Posted in Community, Culture

Open Mics in Coffee Shops

I am a Spoken Word artist. Writing has always been a part of who I am. I wrote my first short story in second grade, it was about a land of flying turtles. I’m pretty sure I modeled parts of it after Avatar: the Last Airbender.

In middle school, I had the gift of an amazing English teacher. She introduced our class to the workings of Langston Hughes. Before then, I had only known of Shakespeare and Emily Dickinson. I wrote my first poem in seventh grade and published it on Wattpad immediately. Those were the days when Wattpad was really poppin’.

Freshman year of high school, I started hearing about this Spoken Word Poetry Club. I didn’t even know that was a thing. So I went to a meeting of these so-called poets and immediately fell in love. I started writing that same day so I could come back the next week with a piece. I was so scared to perform, even if it was just in front of ten classmates. But one day, I did.

I was sixteen when I performed at an Open Mic for the first time. I remember my heart racing, legs shaking, and the stutter I tried so hard to ignore. By then I had braces and a lisp. My hair was tied back in uneven twists. I didn’t know if any one would even like my poem.

So I performed. The cheers afterward were so loud, I couldn’t hear my heart racing anymore. The love and support pouring out from the crowd was tangible. That was the moment. That was when I knew this is what I wanted, no NEEDED, to do.

Then, I started college. I stopped performing for eight months. I tried doing things with my colleges One Mic organization, but it was never the same. Until…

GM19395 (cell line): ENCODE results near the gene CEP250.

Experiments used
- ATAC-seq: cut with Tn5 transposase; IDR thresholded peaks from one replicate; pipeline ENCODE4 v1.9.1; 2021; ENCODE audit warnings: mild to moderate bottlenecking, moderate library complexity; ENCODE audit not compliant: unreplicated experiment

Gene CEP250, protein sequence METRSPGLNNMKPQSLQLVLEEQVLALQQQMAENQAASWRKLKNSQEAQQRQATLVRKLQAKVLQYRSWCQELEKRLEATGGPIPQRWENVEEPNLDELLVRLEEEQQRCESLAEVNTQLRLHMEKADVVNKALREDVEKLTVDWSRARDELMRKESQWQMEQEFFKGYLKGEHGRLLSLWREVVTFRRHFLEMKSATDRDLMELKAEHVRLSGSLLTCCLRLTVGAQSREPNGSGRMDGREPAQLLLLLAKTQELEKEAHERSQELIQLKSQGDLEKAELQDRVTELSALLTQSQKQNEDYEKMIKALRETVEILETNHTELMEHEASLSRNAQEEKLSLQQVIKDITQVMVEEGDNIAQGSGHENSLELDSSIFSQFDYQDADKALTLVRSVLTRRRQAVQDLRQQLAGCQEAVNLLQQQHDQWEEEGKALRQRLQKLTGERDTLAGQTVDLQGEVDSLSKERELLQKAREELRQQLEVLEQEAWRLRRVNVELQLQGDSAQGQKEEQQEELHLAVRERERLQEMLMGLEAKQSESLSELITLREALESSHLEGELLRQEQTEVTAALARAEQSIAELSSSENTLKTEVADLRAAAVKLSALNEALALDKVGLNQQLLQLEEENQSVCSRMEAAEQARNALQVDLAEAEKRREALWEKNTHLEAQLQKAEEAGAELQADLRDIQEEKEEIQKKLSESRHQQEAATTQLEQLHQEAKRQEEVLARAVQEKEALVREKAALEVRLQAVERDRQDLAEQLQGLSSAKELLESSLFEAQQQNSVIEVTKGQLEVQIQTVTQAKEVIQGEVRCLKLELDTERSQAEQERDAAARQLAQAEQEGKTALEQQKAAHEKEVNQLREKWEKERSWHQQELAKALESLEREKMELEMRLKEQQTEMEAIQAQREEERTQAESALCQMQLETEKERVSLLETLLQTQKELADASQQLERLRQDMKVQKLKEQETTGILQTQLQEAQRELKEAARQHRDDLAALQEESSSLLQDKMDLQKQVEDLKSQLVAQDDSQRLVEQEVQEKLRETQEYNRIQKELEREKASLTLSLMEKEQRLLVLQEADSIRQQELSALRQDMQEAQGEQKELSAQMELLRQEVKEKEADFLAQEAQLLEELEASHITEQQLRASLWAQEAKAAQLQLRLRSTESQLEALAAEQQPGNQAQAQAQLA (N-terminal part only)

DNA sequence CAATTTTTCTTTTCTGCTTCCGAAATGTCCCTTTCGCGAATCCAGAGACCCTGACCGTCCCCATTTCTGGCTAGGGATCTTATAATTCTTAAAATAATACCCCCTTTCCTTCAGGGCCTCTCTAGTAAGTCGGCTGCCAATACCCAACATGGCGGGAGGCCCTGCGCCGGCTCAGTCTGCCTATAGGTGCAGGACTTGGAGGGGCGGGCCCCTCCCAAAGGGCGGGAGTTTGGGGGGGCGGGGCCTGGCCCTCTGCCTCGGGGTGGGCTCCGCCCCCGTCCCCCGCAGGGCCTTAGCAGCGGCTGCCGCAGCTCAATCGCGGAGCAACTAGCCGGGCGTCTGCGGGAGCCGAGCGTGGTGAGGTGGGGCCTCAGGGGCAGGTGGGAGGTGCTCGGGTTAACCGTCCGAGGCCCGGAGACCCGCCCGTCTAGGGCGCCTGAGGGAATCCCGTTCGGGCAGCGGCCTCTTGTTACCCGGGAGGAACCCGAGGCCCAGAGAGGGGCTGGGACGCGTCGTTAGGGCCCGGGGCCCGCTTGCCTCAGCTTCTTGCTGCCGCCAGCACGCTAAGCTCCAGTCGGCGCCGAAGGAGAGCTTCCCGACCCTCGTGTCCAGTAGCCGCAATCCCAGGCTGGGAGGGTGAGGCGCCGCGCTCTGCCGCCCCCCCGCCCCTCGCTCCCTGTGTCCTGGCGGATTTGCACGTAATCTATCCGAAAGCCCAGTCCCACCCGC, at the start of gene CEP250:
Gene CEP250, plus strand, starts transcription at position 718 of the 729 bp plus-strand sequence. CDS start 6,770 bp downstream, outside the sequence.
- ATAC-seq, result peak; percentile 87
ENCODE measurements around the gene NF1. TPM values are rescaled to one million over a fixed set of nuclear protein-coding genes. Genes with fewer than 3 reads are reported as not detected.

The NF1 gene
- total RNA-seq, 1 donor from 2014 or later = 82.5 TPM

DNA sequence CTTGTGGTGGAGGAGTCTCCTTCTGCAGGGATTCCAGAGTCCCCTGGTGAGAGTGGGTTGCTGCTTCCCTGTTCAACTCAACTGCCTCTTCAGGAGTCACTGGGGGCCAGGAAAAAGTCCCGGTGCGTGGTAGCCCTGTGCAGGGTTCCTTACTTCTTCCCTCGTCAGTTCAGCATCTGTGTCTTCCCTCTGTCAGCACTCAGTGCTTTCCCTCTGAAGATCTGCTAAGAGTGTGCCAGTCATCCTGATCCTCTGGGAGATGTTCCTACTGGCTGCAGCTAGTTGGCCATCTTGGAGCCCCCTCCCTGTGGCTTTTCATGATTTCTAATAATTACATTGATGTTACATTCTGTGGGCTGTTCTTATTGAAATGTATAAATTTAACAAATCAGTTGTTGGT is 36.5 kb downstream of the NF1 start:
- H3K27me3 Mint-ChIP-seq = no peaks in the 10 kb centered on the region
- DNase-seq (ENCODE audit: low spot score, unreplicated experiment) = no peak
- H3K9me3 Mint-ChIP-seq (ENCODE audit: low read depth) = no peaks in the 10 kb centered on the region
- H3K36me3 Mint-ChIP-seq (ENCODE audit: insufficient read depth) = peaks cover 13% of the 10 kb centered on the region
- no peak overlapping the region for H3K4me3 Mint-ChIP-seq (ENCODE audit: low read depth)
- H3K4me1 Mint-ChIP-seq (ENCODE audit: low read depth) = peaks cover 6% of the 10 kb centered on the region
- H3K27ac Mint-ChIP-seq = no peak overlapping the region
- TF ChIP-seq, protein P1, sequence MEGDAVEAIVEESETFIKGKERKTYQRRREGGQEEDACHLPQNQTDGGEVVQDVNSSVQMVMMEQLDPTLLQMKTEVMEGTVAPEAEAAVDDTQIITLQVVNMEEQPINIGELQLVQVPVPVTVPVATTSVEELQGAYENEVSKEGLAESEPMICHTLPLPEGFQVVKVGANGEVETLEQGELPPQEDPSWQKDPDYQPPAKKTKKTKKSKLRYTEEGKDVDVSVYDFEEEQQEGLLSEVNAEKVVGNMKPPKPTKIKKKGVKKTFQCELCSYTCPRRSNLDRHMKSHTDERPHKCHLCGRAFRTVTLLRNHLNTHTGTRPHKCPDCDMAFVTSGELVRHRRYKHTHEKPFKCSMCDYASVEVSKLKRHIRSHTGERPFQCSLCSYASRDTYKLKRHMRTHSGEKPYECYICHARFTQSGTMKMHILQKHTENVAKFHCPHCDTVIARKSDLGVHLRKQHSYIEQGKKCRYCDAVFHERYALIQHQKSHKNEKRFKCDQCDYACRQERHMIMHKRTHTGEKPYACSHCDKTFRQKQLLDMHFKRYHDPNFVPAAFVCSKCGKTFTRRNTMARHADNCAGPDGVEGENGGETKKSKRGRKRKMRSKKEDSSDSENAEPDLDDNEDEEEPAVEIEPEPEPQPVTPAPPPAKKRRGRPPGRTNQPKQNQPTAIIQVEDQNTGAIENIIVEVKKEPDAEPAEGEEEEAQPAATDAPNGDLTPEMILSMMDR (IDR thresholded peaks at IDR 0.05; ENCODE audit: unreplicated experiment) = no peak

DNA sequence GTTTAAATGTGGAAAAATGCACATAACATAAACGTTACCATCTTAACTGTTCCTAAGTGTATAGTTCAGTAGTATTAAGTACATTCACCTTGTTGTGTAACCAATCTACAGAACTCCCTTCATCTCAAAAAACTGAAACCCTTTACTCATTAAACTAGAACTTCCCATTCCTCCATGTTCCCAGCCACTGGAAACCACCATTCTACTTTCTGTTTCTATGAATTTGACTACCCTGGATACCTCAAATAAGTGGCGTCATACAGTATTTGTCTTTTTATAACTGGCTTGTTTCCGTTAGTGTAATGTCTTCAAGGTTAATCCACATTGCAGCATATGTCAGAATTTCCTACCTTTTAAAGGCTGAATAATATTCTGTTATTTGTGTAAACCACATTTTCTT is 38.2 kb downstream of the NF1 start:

This summer, I’ve revisited the Open Mics I loved so much in high school. Now, the coffee shop is so full that people have to stand in whatever space they can find. And, I love it.

Here’s a video of most of my performance. I had to upload it to YouTube since it wouldn’t go up directly. I’m still trying to figure out some of the tech side of blogging. The first few lines were cut off but I plan on posting more pieces like this in the future.

If you’re interested in seeing this place for yourself, the open mics happen every second and fourth Saturday at Common Grounds Coffee Bar in Downtown Lake Worth. Make sure to hit up our Hostest with the Mostest Jeanette Hickman Brown for more details.

Are you an artist?

Do you like to perform?

Where do you like to go for entertainment?

What did you think of my performance?

Let me know in the comments, let’s chat!


Rachelle Saint Louis is a Haitian-American writer, born and raised in South Florida. She received a 2018 Silver Medal in the Scholastic Art and Writing Competition for her poem “Red Blood Cell.” She is currently a Psychology and English double major at Florida Atlantic University. Her poetry has been published in Rigorous Magazine. Rachelle has been writing poetry since the 7th grade and you can often find her performing Spoken Word at local open mics.

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